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Deel Team

Working from home adds a massive amount of flexibility to workers’ lives, but it can have its issues. Isolation and the feeling of being confined  between the same four walls both when on and off work can be a burden and have negative effects on productivity and mental health. This is especially true for those of us who live in small homes. 

Recently I’ve been looking for tips and ideas to optimize my very limited working space and figured it might be useful to list some of the most interesting/useful tips here. 

Most tips I found fall into one of the categories listed below, so that’s how I grouped them. 

The core principles are:

  1. Create separation between your workspace and your personal life
  2. Make your workspace work for you
  3. Don’t forget best practices

Create separation

This will help you leave work at work and not carry issues, stress, and preoccupations with you when you log out of your laptop. 

Sometimes the barrier between work and personal life can be as simple as a painted wall or a folding desk.

  1. Take advantage of nooks, alcoves, separating walls, and corners. If your home already has some of these features built-in, turning them into a small but professional space to work can be really easy.
  2. Use color and texture to make your workspace stand out. Colored paint, wallpaper, or paneling can do a lot to help you create a separate space where there might not be one. 
  3. Being able to hide your workspace can be especially useful in very small living environments where dedicating a full room, or even a wall, to work might be a luxury you cannot take advantage of. There are many creative ways you can hide your home office: from setting it up in a closet or cupboard to having a folding desk that can disappear at the end of the work day to setting up a small shelf under a windowsill. 

Make your workspace work for you

Once you have the right location, and a setup that works for you, it’s time to think about how to personalize your home office environment.

  1. The first and most obvious tip is to use plants. The benefits of plants for mental health are well documented and known. Greenery will add some color and personality to your workspace, but it can also become a curtain that divides your work life from your private spaces. If you go for live plants, you will also benefit from watching them grow and change across seasons, but should you lack a green thumb or the time and focus to take care of real plants, artificial ones seem to have similar benefits for mental health as the real deal.
  2. Another important thing to consider is office design. If you thrive in minimalist spaces, make sure you declutter to your heart’s content, or maybe you enjoy having photos of your loved ones and mementos of your travels always next to you. Whatever the case, make sure your workspace reflects your personality and what makes you happy. It will make a big difference in your mood each morning when you sit down for work.

Don’t forget best practices

When finalizing the design of your remote workspace, office decor will only be part of the considerations you should be making. Make sure you follow some best practices that will ensure your mental well-being is always a priority.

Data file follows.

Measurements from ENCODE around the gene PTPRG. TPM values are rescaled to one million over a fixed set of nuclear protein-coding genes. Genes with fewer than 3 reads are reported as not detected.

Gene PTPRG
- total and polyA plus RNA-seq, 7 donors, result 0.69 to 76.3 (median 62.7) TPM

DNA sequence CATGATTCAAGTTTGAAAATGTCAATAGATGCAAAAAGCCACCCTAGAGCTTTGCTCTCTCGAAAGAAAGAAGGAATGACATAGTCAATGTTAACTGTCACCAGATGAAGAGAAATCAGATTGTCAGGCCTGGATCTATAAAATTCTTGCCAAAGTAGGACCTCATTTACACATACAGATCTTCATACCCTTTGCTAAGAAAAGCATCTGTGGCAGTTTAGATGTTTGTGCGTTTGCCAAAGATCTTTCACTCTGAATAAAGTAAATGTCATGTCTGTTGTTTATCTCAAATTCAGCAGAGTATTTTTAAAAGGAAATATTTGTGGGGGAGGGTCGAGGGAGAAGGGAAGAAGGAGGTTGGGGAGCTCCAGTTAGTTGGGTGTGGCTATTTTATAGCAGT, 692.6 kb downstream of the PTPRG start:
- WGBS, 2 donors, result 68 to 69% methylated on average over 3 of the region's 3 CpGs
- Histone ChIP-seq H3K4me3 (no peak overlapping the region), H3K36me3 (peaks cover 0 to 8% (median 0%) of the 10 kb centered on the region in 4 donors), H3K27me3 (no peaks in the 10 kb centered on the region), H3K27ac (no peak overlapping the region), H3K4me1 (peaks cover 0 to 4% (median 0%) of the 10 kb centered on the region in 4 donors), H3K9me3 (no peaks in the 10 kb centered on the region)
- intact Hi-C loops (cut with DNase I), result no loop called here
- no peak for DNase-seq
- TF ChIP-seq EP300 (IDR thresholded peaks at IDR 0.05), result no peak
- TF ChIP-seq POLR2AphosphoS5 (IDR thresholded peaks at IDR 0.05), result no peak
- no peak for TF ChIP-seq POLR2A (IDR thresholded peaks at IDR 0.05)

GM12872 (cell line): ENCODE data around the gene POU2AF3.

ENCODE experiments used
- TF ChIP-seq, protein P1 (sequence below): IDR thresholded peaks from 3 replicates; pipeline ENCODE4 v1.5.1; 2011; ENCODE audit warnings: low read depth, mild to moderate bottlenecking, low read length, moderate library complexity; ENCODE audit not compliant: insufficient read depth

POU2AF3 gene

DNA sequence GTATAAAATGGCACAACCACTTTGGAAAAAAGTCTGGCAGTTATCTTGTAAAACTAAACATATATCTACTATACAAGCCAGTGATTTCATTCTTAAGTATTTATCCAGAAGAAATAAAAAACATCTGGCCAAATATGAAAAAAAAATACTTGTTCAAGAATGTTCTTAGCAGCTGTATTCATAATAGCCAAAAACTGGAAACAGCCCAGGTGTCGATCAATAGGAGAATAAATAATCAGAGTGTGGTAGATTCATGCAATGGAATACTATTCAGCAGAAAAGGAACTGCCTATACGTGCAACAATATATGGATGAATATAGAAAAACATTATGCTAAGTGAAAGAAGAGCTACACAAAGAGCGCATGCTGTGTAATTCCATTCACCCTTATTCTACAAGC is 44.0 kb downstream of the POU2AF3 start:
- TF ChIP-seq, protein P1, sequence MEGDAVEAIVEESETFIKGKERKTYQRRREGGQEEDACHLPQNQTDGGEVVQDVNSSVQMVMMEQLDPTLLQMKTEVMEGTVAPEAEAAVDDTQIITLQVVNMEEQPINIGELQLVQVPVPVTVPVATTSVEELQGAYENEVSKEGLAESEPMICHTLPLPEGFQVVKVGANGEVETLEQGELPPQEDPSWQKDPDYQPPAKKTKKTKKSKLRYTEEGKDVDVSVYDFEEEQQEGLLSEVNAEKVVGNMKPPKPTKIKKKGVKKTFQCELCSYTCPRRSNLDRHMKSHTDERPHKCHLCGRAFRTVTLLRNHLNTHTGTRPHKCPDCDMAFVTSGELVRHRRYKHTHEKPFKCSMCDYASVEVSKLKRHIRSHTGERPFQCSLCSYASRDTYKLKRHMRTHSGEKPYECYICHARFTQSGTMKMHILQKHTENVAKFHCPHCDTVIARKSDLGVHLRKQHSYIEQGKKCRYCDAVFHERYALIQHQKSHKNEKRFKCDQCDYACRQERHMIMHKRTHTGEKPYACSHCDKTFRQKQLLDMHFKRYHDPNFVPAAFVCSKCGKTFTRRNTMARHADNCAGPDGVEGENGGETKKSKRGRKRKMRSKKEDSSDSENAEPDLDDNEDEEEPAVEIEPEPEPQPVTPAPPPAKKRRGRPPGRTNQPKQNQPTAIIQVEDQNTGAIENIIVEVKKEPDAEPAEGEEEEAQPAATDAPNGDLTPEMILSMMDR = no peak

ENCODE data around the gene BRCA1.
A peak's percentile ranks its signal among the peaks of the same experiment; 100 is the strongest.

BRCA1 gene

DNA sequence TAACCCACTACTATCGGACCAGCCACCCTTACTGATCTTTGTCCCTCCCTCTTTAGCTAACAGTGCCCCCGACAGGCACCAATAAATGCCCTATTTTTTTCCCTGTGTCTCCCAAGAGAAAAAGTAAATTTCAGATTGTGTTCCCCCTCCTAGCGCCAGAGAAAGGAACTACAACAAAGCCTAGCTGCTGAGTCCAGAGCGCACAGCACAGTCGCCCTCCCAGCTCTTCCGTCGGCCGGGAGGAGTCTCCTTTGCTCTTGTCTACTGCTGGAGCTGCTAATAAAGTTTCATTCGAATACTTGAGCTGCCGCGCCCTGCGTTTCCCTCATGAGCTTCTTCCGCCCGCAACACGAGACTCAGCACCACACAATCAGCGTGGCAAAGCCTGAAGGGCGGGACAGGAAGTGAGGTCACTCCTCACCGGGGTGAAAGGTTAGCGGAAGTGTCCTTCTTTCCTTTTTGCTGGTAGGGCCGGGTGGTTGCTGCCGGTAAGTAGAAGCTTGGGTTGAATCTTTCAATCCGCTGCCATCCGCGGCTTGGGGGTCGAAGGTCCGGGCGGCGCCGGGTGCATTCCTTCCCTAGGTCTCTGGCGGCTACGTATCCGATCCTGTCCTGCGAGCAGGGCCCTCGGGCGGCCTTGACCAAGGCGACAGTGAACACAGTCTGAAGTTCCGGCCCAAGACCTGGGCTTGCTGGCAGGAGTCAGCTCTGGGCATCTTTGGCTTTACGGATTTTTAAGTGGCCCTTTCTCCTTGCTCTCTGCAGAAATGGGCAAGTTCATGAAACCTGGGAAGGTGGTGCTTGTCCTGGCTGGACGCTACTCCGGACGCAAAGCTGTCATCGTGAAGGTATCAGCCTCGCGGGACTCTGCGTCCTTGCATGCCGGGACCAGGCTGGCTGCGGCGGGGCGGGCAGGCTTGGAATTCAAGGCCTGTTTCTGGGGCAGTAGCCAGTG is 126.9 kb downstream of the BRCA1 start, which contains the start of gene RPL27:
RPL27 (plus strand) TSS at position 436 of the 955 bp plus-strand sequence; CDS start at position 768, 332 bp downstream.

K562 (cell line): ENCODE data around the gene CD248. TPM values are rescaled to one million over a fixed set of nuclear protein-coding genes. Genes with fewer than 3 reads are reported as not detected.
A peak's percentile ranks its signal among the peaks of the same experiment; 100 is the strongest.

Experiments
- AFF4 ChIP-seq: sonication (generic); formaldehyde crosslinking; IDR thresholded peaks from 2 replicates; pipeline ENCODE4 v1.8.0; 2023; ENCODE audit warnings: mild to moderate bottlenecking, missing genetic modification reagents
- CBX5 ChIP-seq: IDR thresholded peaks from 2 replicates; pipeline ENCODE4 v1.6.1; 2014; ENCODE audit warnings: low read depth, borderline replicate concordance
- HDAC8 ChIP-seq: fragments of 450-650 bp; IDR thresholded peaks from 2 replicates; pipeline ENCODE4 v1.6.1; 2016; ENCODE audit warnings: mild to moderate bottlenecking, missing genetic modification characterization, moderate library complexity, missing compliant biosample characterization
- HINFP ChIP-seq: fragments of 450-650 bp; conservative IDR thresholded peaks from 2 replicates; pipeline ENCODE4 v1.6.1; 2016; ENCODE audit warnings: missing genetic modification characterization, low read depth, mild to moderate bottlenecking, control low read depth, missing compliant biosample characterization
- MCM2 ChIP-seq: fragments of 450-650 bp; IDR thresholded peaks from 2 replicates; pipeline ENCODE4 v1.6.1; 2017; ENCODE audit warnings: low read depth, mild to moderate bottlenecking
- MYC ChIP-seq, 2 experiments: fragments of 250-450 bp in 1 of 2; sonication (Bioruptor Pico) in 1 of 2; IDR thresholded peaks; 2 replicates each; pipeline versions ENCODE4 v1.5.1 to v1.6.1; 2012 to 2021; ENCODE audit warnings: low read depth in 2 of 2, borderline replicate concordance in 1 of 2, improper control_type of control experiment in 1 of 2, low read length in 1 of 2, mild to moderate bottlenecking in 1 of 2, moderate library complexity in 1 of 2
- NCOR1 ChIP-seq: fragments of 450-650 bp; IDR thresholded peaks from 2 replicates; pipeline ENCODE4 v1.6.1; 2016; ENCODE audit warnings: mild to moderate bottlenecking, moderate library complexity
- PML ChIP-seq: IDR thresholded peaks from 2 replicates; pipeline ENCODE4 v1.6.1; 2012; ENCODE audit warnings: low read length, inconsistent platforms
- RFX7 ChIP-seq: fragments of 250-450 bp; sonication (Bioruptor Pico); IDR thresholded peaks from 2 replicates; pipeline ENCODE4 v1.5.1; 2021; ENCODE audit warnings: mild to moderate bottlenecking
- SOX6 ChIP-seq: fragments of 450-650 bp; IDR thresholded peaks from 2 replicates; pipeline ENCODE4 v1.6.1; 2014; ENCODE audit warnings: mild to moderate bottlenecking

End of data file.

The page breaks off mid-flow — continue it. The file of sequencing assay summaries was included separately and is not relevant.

1. Good lighting is crucial to mental well-being, and nothing can substitute natural light. While there are many ways to get creative with spotlights, floor lamps, and so on, make sure to choose a spot with good natural light to work in.
  2. Make sure your home office has access to good ventilation and fresh air. Just as light, the health benefits of good air quality cannot be overstated.
  3. Consider using an ergonomic office chair, your back will thank you. While traditional office chairs can be rather bulky and unsightly in your small home office, there are more compact and design-friendly alternatives. 
  4. If possible, consider going for a standing desk. Spending a full workday in a small space can drain you of energy, no matter how comfortable and relaxing you designed it. Also, sitting for too long can have negative effects on your blood pressure and circulation. A desk that gives you the option to stand can easily solve these issues for you.
  5. Make sure you take breaks. People skip breaks all the time in offices too, but just because a bad habit is widespread doesn’t mean you should take it home with you. Breaks are really important, more so in home office environments, and are even more crucial when living and working in a small home.
  6. Give your work-life balance priority. Even though you carve out a functional space to work in, it will all be for nothing if you don’t learn to set boundaries to your work. This is vital in small home offices, where the inability to disconnect means you will constantly feel the pressure of work on your shoulders.
  7. Go for a walk when possible. The benefits of walking are well known, and just a short walk every day has massive positive effects on your health. In a small home workspace, however, a lunch-break stroll has the added benefit of reconnecting you to the world around you.
  8. Find ways to interact with your colleagues that are not strictly work-related. In a remote work environment, social interactions need to be actively pursued. Make sure you don't self-isolate too much!

Are you part of the small home office community too? Did you already know and apply these tips, or were they news to you?

Are there any other suggestions you have, to make your home office more liveable and pleasant?